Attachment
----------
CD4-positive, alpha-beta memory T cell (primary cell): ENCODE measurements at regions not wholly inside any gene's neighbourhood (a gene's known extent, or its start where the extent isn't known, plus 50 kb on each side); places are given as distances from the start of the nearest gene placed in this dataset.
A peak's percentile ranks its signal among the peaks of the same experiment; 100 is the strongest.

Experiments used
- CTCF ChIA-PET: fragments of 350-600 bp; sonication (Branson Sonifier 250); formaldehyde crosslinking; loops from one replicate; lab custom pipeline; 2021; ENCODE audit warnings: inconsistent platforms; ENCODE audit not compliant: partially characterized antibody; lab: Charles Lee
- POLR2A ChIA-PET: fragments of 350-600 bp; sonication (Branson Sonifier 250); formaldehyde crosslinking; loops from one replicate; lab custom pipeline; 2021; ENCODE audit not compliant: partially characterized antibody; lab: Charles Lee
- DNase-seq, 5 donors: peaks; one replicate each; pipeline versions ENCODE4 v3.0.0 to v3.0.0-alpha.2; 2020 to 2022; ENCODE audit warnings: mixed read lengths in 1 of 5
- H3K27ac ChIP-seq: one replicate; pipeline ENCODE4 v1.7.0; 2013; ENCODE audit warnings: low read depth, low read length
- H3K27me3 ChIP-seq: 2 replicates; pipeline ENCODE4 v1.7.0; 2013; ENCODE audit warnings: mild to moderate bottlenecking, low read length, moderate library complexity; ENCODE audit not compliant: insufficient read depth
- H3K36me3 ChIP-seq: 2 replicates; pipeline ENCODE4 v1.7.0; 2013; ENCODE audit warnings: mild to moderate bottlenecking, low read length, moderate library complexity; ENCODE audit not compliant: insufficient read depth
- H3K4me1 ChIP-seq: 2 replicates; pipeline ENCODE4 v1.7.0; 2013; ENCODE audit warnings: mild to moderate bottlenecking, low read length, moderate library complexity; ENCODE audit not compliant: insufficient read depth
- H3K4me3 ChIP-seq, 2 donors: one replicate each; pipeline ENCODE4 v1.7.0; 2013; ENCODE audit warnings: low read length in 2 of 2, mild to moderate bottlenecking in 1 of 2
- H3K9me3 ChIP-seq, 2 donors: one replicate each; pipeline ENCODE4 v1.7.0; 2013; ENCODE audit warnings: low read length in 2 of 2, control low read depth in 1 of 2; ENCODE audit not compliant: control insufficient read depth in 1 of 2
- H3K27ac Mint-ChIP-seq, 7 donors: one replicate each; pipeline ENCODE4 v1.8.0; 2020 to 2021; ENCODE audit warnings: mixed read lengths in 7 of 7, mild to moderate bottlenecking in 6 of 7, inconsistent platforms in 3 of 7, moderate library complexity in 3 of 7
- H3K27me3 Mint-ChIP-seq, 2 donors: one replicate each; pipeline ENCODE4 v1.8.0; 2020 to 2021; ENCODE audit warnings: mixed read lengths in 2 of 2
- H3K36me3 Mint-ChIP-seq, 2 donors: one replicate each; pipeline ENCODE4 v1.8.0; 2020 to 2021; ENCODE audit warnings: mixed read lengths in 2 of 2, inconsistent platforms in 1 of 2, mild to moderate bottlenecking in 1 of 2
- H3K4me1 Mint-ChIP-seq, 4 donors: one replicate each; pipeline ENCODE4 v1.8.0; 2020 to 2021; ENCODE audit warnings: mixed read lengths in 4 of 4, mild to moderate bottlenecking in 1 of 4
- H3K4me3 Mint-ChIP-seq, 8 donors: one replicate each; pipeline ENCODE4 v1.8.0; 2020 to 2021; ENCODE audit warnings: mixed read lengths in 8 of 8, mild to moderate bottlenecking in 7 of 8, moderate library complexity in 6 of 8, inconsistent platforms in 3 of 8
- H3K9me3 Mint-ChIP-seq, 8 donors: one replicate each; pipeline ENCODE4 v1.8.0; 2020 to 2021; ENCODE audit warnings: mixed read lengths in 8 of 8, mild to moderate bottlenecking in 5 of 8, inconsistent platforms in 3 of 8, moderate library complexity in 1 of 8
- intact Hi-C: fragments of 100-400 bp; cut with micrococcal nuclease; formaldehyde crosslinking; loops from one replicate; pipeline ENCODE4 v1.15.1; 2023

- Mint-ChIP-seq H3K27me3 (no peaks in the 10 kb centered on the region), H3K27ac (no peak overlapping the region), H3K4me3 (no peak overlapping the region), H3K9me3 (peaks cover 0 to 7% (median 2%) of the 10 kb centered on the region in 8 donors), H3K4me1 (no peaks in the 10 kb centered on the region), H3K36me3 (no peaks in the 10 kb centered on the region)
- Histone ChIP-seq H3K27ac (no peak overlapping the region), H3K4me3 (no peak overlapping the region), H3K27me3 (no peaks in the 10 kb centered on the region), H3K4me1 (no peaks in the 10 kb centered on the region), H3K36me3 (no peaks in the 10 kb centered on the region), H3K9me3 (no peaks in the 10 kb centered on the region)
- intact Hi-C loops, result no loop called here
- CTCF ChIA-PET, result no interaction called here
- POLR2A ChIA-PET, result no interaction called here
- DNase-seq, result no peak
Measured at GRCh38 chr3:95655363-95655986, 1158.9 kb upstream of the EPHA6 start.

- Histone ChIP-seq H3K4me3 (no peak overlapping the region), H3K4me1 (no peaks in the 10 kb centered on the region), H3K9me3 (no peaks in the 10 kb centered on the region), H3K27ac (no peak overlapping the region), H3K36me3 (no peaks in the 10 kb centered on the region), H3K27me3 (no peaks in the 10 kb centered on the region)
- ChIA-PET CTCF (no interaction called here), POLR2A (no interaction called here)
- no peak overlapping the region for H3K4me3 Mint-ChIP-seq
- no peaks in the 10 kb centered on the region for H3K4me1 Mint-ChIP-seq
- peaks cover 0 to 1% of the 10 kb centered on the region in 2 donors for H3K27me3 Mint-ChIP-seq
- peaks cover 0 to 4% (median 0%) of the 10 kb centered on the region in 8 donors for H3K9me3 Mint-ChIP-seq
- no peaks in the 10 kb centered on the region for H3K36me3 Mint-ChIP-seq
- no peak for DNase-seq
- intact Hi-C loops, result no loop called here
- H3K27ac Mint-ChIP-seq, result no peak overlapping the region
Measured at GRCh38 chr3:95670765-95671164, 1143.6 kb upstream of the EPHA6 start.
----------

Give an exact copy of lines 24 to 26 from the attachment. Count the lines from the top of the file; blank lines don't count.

- POLR2A ChIA-PET, result no interaction called here
- DNase-seq, result no peak
Measured at GRCh38 chr3:95655363-95655986, 1158.9 kb upstream of the EPHA6 start.